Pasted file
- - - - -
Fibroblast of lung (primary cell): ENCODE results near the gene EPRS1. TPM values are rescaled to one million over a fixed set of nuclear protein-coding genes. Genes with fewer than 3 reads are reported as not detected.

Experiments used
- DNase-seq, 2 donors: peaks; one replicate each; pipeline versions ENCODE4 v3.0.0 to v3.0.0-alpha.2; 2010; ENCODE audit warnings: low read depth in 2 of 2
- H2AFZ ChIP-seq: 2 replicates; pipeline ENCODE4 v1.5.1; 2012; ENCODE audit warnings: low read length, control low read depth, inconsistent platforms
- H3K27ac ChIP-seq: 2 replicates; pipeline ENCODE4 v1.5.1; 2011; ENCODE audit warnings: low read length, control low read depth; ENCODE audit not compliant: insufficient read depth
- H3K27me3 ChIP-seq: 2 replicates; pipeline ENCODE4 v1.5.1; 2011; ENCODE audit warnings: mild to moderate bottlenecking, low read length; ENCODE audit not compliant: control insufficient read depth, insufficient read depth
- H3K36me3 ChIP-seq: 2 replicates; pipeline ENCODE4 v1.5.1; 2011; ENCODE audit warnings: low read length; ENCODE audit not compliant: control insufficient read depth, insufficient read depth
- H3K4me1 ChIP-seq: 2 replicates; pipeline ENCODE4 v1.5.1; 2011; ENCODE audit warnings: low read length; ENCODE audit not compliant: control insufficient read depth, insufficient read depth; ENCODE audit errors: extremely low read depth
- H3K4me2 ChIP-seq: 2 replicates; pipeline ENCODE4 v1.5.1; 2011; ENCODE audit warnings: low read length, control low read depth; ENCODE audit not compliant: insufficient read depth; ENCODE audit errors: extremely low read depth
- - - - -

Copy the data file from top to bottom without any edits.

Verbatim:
Fibroblast of lung (primary cell): ENCODE results near the gene EPRS1. TPM values are rescaled to one million over a fixed set of nuclear protein-coding genes. Genes with fewer than 3 reads are reported as not detected.

Experiments used
- DNase-seq, 2 donors: peaks; one replicate each; pipeline versions ENCODE4 v3.0.0 to v3.0.0-alpha.2; 2010; ENCODE audit warnings: low read depth in 2 of 2
- H2AFZ ChIP-seq: 2 replicates; pipeline ENCODE4 v1.5.1; 2012; ENCODE audit warnings: low read length, control low read depth, inconsistent platforms
- H3K27ac ChIP-seq: 2 replicates; pipeline ENCODE4 v1.5.1; 2011; ENCODE audit warnings: low read length, control low read depth; ENCODE audit not compliant: insufficient read depth
- H3K27me3 ChIP-seq: 2 replicates; pipeline ENCODE4 v1.5.1; 2011; ENCODE audit warnings: mild to moderate bottlenecking, low read length; ENCODE audit not compliant: control insufficient read depth, insufficient read depth
- H3K36me3 ChIP-seq: 2 replicates; pipeline ENCODE4 v1.5.1; 2011; ENCODE audit warnings: low read length; ENCODE audit not compliant: control insufficient read depth, insufficient read depth
- H3K4me1 ChIP-seq: 2 replicates; pipeline ENCODE4 v1.5.1; 2011; ENCODE audit warnings: low read length; ENCODE audit not compliant: control insufficient read depth, insufficient read depth; ENCODE audit errors: extremely low read depth
- H3K4me2 ChIP-seq: 2 replicates; pipeline ENCODE4 v1.5.1; 2011; ENCODE audit warnings: low read length, control low read depth; ENCODE audit not compliant: insufficient read depth; ENCODE audit errors: extremely low read depth